Legal Analysis of Social Security Benefits Social security is one of the natural rights which is guaranteed and recognized as a basic human right by nearly all international personalities. The notion behind social security was originally proposed in Germany in the year 1883. Corresponding to this the program was structured in a way that every single member of a certain trade was expected to shell out at regular intervals. Wealth accumulated from this fund was utilized either for food, hospital, and other expenditures of aged and disabled members of the society. Let us understand more about this article with the help of a few case laws.
The generally accepted definition of social security is the “right to social security assistance for those unable to work due to sickness, disability, maternity, employment injury, unemployment or old age”. ILO’s Declaration of Philadelphia provided a platform where the model of social security was internationally introduced as an essential human right. Subsequently, this right is advocated in numerous international instruments, few to note are your International Bill of Rights, ICCPR, ICESCR, and even UDHR. The same effects can be seen in numerous other international conventions.
Calculations indicating that the current Social Security program will not be financially sustainable in the long run under the present statutory scheme have fueled the current debate regarding Social Security reform. This report addresses selected legal issues that may be raised regarding entitlement to Social Security benefits as Congress considers possible changes to the Social Security program in view of projected long-range shortfalls in the Social Security Trust Funds.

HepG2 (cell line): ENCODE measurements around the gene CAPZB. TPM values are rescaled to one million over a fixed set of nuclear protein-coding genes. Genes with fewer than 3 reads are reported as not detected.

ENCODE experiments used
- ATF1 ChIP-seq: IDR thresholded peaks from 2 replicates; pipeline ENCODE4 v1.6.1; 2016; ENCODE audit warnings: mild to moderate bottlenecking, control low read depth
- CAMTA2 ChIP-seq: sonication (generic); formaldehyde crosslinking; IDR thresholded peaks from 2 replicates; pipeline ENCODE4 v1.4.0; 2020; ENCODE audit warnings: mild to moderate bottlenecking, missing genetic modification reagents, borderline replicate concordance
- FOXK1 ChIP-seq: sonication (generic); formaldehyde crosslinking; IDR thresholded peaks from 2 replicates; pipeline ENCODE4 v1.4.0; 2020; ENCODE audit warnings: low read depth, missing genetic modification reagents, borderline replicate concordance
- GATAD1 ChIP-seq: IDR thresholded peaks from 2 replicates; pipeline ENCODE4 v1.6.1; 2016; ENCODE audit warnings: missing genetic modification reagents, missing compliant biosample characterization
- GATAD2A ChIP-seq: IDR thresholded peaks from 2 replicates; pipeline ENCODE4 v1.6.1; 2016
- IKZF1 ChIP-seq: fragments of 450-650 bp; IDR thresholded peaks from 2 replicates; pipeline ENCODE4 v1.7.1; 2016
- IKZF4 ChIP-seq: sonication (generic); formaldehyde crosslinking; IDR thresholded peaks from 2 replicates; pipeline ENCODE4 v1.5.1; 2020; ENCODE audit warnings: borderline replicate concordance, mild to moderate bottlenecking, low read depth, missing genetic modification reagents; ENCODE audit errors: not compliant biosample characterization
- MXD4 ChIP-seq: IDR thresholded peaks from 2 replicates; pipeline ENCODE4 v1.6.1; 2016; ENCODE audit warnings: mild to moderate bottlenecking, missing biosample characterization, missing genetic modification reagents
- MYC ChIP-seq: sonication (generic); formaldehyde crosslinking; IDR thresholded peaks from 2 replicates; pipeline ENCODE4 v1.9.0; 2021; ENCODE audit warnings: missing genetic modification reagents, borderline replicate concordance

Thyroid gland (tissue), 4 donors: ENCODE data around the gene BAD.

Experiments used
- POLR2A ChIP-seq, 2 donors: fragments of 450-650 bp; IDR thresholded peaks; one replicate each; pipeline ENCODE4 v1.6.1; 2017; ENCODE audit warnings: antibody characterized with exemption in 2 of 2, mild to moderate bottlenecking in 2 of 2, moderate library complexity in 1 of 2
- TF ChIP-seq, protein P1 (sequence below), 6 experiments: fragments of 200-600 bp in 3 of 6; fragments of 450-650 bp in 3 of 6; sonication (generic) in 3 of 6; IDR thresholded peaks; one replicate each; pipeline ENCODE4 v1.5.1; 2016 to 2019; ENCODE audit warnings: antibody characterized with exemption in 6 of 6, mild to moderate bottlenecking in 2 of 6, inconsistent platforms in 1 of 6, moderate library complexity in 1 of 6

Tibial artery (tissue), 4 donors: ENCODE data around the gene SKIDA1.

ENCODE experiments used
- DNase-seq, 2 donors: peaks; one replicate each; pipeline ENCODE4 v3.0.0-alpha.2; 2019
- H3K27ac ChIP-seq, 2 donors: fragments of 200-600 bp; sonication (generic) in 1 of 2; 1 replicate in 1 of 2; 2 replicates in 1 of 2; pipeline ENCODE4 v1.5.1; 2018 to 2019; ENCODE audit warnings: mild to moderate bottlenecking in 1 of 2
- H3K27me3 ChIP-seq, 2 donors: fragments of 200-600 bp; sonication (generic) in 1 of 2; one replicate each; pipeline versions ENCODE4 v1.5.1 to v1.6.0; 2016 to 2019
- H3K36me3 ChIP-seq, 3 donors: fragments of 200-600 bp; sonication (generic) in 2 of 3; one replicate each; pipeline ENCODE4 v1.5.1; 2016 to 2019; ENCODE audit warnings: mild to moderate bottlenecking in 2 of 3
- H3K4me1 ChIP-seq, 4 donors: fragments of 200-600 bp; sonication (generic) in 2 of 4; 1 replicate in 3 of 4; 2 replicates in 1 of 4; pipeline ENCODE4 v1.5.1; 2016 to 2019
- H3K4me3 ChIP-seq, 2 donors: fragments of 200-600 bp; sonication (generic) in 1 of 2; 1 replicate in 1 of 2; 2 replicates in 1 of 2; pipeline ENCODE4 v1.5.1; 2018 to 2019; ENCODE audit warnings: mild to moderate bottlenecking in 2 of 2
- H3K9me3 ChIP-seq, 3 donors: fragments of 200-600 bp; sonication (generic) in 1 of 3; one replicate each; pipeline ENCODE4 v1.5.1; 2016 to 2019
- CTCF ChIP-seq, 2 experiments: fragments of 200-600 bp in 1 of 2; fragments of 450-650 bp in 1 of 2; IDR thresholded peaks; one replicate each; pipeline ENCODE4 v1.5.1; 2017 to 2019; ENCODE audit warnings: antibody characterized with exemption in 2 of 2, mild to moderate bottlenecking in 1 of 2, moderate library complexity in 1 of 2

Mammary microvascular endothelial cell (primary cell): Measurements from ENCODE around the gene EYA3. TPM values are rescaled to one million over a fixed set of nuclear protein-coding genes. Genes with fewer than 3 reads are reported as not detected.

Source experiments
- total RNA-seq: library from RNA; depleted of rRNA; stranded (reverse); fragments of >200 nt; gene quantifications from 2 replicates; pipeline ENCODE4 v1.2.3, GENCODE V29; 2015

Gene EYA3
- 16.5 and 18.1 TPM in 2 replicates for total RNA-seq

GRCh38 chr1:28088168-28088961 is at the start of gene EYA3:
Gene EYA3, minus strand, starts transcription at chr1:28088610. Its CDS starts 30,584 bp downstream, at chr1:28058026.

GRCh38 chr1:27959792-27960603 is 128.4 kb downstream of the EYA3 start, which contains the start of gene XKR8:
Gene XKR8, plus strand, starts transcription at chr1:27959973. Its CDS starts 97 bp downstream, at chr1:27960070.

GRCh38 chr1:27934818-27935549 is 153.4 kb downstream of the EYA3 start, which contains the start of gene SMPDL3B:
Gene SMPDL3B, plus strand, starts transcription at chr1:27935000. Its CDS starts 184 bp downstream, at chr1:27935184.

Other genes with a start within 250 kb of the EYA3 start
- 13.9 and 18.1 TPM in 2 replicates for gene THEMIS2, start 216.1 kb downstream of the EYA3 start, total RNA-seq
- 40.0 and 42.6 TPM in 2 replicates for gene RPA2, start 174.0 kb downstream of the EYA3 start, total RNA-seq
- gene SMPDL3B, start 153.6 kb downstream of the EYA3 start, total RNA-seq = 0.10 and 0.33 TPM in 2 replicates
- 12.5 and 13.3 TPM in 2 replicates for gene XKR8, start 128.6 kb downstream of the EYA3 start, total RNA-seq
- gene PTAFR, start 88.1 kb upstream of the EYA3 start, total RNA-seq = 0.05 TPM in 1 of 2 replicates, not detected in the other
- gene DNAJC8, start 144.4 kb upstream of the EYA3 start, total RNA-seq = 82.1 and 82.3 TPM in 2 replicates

In the case of Richardson v. Belcher, the Court held that “Thus, the fact that Social Security benefits are financed by taxes on an employee’s wages does not provide a limit on Congress’s power to fix the levels of benefits under the Social Security Act, or the conditions upon which they may be paid. In addition, Section 1104, 42 U.S.C. §1304, explicitly states that “The right to alter, amend, or repeal any provision of this Act is hereby reserved to the Congress.”
In the case of Stouper v. Jones, “the appellant in the Stouper case retired in 1953 and began receiving disability annuity payments pursuant to the law then in force. In 1956, Congress amended the law to discontinue benefits to recipients whose earning capacity was restored to a level fairly comparable to the current rate of pay for the position held immediately prior to retirement. After the Retirement Division of the Civil Service Commission determined that the appellant had been restored to that earning capacity, her disability annuity was terminated.” The appellant asserted that the 1956 amendment could not constitutionally be applied in her case because, at the time she retired, she acquired a vested right to an annuity that could not be taken from her by subsequent legislation. The U.S. Court of Appeals for the District of Columbia in Stouper said that “It is well settled that a pension granted by the government confers no right which cannot be revised, modified, or recalled by subsequent legislation.”